The team documented 36 plant species used by the Karen to treat digestive system disorders including diarrhea, flatulence, constipation, gastric ulcer, and jaundice.

Curcuma longa
Curcuma longa [Photo: J.M.Garg, Wikimedia Commons]
The medicinal plant species identified included Curcuma longa, Dendrocalamus strictus, Dillenia pentagyna, Engelhardtia spicata, Euphorbia heterophylla, Gymnopetalum integrifolium, Melastoma malabathricum, Musa sapientum, Psidium guajava, Punica granatum, Senna alata, Senna occidentalis, Zingiber montanum, and Zingiber ottensii.

In their conclusion, the authors recommend further research to determine the biological activities of medicinal plants:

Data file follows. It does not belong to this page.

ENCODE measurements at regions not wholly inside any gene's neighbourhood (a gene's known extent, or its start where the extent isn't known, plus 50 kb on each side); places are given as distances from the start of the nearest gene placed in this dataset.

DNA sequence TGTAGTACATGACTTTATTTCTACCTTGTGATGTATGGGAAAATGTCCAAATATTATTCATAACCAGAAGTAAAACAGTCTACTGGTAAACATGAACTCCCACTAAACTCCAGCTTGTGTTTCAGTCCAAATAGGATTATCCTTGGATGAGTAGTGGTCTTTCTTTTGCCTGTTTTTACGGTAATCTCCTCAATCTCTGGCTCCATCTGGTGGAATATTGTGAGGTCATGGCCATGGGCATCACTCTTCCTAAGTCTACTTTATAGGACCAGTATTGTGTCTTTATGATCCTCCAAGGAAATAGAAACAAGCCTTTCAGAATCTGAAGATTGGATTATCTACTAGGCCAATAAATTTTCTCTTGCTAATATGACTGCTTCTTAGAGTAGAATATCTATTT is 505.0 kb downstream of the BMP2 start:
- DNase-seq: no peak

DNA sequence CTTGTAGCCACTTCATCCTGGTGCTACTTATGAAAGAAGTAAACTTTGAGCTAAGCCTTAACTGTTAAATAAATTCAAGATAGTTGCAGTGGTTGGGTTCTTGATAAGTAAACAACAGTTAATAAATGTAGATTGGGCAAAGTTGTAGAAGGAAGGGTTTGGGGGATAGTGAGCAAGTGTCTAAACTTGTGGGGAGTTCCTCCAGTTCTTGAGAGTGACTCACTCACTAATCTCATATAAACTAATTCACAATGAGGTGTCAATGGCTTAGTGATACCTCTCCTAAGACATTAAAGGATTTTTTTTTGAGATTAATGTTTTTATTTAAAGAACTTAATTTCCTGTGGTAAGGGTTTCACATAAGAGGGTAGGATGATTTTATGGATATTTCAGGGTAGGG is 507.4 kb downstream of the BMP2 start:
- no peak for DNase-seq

“Digestive system disorders have a high prevalence in terms of the morbidity rate among Thai people. This is also considered to be true worldwide, particularly among ethnic people who likely have inadequate access to hygienic levels of sanitation, which may increase the transmission of digestive diseases. The study of medicinal plants among the Karen people of northern Thailand has reported that 36 species were commonly used against digestive system disorders. A literature investigation found that several surveyed plants had similar usage with other ethnic groups in different areas throughout the world. Moreover, the pharmacological studies of some of the medicinal plants could confirm that these plants are considered effective in treating digestive diseases. However, some medicinal plants, which were reported to have high UV and FL values, still require further pharmacological research for the discovery of new compounds and biological activities of these potential medicinal plants. There were certain toxic effects that were found to have been associated with some of these plants. Therefore, herbal remedies should be taken carefully in order to avoid any potential side effects that may occur through utilizing these medicinal plants.”